Still, though, I am not where I was three years ago—raw, fresh, open, bloodied, wounded, heart gaping, all of me only able to weep, groan, moan, call out to Dylan, to God, scream, kean. Then, I didn’t-and couldn’t eat, sleep, take care of myself, pull it together enough to even go out shopping on my own. Pain, so much pain in losing a child to suicide. I found a frame, and fretfully, doubting my choice, pulled out and then set back multiple frames, unable to choose, unable, really, to even think straight. I knew I had to get out of there.
Three years and four months of grieving have taught me to always have an exit strategy, a backup plan to escape quickly whatever the situation might be—a group of parents who would inevitably talk about their children (I’ve learned to be sort of okay for awhile in these circles and I’ve learned to share so many of my beautiful memories and growing up years of my son), but there is always a point of maximum impact, the sudden—and horrifying—awakening in all of me that my son is dead.
How could I have gone out yesterday without an exit strategy? How could I have not known it was the holidays? How could I have not realized it was late Friday afternoon and that moms and dads were out shopping with their children? How could I have been oblivious to what is one of the cruelest unveilings of an entire nation, an entire world, when you’ve lost a child? It’s the “holidays!” Dear God, it’s the holidays.
The familiar store where I’ve always shopped? Nothing more than a lost cause. I remembered out of the blue what it is I’ve been struggling to remember forever—that I needed two birthday cards and gift cards for family members. There was no avoiding anything now that I had lost my masque, my skin, now that my façade had been stripped away, my composure and assumed air of “normalcy” for the rest of the world abruptly ripped opened. Exposed, I could only see pain: greeting cards for sons, greeting cards for sons of different ages, meaningful messages intended to show love and support for sons, funny messages intended to elicit laughter and a knowing smile, the familiarity of the mother-son connection through life.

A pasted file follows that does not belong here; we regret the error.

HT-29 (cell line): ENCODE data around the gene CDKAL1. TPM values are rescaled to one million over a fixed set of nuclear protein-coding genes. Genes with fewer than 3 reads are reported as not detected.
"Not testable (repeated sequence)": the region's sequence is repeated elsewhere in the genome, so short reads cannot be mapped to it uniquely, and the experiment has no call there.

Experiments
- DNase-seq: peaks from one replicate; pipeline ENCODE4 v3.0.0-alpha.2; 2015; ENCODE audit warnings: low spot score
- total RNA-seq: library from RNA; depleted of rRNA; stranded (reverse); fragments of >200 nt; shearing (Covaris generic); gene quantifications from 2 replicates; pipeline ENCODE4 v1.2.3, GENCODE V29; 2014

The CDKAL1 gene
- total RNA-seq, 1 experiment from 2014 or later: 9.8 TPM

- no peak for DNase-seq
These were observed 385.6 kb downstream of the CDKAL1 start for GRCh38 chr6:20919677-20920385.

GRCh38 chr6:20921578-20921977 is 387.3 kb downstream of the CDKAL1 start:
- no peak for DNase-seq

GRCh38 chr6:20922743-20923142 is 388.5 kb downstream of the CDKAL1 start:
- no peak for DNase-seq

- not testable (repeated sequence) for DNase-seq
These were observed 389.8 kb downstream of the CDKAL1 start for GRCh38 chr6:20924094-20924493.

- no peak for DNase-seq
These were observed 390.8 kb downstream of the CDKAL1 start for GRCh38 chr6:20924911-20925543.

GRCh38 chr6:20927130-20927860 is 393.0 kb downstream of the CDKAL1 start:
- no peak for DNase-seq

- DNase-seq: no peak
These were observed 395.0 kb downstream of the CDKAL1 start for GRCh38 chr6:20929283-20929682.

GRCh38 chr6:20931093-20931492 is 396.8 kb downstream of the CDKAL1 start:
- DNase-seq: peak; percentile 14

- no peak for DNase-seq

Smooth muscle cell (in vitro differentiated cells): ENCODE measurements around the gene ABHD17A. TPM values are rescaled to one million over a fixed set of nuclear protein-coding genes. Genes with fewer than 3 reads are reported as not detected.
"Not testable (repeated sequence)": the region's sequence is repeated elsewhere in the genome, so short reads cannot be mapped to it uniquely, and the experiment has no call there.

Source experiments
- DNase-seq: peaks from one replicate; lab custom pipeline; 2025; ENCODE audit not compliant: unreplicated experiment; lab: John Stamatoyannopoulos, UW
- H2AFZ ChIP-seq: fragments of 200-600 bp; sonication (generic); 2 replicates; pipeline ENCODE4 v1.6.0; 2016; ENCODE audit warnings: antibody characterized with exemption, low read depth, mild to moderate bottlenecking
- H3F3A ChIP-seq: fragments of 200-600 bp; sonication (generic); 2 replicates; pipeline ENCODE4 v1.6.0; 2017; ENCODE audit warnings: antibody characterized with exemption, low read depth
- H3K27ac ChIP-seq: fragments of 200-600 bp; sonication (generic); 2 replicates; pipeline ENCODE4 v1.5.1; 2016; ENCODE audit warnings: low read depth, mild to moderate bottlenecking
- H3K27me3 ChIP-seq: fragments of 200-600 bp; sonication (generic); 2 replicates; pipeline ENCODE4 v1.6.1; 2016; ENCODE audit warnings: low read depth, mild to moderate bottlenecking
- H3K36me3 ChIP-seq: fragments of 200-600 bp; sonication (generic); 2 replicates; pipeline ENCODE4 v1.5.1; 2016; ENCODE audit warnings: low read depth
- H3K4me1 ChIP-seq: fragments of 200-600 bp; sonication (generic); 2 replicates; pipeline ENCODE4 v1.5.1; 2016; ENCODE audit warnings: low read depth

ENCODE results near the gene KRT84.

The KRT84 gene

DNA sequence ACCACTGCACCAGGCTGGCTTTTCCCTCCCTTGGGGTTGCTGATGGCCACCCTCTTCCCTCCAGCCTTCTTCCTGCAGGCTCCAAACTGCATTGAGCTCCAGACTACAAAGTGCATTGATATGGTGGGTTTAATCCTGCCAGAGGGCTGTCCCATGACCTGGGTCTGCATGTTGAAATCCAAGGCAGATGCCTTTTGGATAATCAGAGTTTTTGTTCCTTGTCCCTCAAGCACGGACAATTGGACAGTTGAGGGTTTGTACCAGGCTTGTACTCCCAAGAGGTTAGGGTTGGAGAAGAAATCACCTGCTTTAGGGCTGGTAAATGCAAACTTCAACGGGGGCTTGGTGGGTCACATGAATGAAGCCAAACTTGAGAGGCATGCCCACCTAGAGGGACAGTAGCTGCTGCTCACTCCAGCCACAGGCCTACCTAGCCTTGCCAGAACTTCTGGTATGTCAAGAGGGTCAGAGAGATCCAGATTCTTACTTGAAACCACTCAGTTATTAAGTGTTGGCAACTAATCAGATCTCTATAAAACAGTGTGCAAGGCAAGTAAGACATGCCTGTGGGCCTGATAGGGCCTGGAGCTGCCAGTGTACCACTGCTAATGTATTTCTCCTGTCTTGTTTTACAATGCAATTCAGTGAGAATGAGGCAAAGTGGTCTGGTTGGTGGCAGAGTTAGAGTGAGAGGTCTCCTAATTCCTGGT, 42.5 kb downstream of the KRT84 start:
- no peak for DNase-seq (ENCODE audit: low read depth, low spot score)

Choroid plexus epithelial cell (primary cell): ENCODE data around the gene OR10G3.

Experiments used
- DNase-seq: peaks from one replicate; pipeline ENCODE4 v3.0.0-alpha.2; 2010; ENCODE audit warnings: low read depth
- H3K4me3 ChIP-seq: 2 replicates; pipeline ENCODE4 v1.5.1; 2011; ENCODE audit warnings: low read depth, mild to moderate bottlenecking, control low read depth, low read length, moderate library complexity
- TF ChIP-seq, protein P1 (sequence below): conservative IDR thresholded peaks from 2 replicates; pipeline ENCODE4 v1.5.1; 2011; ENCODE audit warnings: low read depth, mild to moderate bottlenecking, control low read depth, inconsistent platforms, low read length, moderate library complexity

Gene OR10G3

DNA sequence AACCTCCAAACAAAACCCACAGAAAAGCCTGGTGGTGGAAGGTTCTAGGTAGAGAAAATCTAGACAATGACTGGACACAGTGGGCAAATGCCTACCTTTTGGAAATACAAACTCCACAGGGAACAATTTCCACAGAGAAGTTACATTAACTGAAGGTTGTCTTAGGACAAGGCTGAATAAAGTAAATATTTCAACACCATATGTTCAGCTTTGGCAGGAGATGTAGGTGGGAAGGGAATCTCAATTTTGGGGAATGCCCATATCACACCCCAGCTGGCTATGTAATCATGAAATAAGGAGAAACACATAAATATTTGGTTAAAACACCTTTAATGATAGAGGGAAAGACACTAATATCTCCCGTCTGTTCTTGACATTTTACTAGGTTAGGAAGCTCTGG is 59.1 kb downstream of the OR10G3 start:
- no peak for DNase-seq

Gift cards were impossible. I needed a Google gift card and, of course, it was housed in the same display as were all the gift cards for young men. I reached for the Google gift card and felt the sharp pain of seeing the X-Box gaming cards right beside it. A pack of three $10 X-Box gaming cards for $30. I couldn’t help it. My fingers reached up to and wrapped around the three gaming cards, and in a second, 20 years of Dylan’s being flopped on the couch gaming on his X-Box with one of his many friends ripped through me, flooding my sense of the present and breaking open an already shattered heart all over again. I knew I had to bail.
I turned my cart. Children’s clothes, Christmas outfits. I turned the other way. Christmas cards for children. I raced to check out, walked frantically to my car, collapsed in the front seat and just sat paralyzed, unable to drive. I wanted to call someone, but whom? Just who exactly would get this searing pain, this forever and permanently damaged and broken heart, my completely and utterly falling apart just because I had gone out to a couple of stores to pick up a quick couple of items? I went through my circle of friends in my mind, then my family, and then I knew it was hopeless—no one, and I mean no one (save for other bereaved parents) would and could get this intense pain.